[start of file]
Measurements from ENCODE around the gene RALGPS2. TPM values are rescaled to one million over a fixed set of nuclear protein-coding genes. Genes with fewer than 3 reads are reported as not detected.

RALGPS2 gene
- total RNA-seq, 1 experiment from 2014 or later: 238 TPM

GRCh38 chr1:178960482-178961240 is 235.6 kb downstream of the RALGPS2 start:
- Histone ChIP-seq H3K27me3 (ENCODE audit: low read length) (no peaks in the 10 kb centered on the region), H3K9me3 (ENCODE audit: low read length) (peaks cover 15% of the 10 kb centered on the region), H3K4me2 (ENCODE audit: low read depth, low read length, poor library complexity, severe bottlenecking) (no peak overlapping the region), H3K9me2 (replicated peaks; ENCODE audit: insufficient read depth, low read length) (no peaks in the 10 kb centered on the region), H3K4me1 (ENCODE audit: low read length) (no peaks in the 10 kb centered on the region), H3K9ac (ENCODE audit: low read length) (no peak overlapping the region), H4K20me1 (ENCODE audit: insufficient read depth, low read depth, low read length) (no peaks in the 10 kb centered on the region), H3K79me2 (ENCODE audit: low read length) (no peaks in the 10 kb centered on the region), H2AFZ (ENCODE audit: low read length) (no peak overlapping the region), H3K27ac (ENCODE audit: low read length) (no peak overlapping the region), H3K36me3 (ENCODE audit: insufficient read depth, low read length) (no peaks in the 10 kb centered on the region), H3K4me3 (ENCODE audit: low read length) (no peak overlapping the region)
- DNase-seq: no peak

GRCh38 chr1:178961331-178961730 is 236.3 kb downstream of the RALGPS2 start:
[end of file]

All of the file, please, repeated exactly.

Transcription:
Measurements from ENCODE around the gene RALGPS2. TPM values are rescaled to one million over a fixed set of nuclear protein-coding genes. Genes with fewer than 3 reads are reported as not detected.

RALGPS2 gene
- total RNA-seq, 1 experiment from 2014 or later: 238 TPM

GRCh38 chr1:178960482-178961240 is 235.6 kb downstream of the RALGPS2 start:
- Histone ChIP-seq H3K27me3 (ENCODE audit: low read length) (no peaks in the 10 kb centered on the region), H3K9me3 (ENCODE audit: low read length) (peaks cover 15% of the 10 kb centered on the region), H3K4me2 (ENCODE audit: low read depth, low read length, poor library complexity, severe bottlenecking) (no peak overlapping the region), H3K9me2 (replicated peaks; ENCODE audit: insufficient read depth, low read length) (no peaks in the 10 kb centered on the region), H3K4me1 (ENCODE audit: low read length) (no peaks in the 10 kb centered on the region), H3K9ac (ENCODE audit: low read length) (no peak overlapping the region), H4K20me1 (ENCODE audit: insufficient read depth, low read depth, low read length) (no peaks in the 10 kb centered on the region), H3K79me2 (ENCODE audit: low read length) (no peaks in the 10 kb centered on the region), H2AFZ (ENCODE audit: low read length) (no peak overlapping the region), H3K27ac (ENCODE audit: low read length) (no peak overlapping the region), H3K36me3 (ENCODE audit: insufficient read depth, low read length) (no peaks in the 10 kb centered on the region), H3K4me3 (ENCODE audit: low read length) (no peak overlapping the region)
- DNase-seq: no peak

GRCh38 chr1:178961331-178961730 is 236.3 kb downstream of the RALGPS2 start: